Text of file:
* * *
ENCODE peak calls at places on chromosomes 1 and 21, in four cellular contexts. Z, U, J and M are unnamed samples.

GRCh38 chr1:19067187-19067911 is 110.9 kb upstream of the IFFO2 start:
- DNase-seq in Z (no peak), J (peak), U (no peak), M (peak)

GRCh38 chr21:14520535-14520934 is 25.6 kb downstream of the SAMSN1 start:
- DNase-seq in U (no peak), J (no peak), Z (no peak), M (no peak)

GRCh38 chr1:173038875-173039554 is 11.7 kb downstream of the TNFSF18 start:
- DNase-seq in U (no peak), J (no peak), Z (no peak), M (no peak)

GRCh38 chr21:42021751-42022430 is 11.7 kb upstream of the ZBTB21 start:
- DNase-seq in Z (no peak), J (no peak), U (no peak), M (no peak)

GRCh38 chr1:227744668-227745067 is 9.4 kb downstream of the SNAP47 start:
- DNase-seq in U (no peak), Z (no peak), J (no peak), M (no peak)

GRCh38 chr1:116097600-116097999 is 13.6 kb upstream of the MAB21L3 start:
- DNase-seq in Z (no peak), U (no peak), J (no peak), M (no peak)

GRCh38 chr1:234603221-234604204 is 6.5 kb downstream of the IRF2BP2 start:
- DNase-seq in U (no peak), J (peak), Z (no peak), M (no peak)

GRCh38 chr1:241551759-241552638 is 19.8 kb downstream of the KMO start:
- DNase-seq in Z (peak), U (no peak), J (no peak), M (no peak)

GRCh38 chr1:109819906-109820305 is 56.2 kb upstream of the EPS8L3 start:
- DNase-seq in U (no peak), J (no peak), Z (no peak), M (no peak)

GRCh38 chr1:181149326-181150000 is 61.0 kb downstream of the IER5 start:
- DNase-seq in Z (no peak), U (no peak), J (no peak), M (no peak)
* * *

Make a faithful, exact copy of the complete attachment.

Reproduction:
ENCODE peak calls at places on chromosomes 1 and 21, in four cellular contexts. Z, U, J and M are unnamed samples.

GRCh38 chr1:19067187-19067911 is 110.9 kb upstream of the IFFO2 start:
- DNase-seq in Z (no peak), J (peak), U (no peak), M (peak)

GRCh38 chr21:14520535-14520934 is 25.6 kb downstream of the SAMSN1 start:
- DNase-seq in U (no peak), J (no peak), Z (no peak), M (no peak)

GRCh38 chr1:173038875-173039554 is 11.7 kb downstream of the TNFSF18 start:
- DNase-seq in U (no peak), J (no peak), Z (no peak), M (no peak)

GRCh38 chr21:42021751-42022430 is 11.7 kb upstream of the ZBTB21 start:
- DNase-seq in Z (no peak), J (no peak), U (no peak), M (no peak)

GRCh38 chr1:227744668-227745067 is 9.4 kb downstream of the SNAP47 start:
- DNase-seq in U (no peak), Z (no peak), J (no peak), M (no peak)

GRCh38 chr1:116097600-116097999 is 13.6 kb upstream of the MAB21L3 start:
- DNase-seq in Z (no peak), U (no peak), J (no peak), M (no peak)

GRCh38 chr1:234603221-234604204 is 6.5 kb downstream of the IRF2BP2 start:
- DNase-seq in U (no peak), J (peak), Z (no peak), M (no peak)

GRCh38 chr1:241551759-241552638 is 19.8 kb downstream of the KMO start:
- DNase-seq in Z (peak), U (no peak), J (no peak), M (no peak)

GRCh38 chr1:109819906-109820305 is 56.2 kb upstream of the EPS8L3 start:
- DNase-seq in U (no peak), J (no peak), Z (no peak), M (no peak)

GRCh38 chr1:181149326-181150000 is 61.0 kb downstream of the IER5 start:
- DNase-seq in Z (no peak), U (no peak), J (no peak), M (no peak)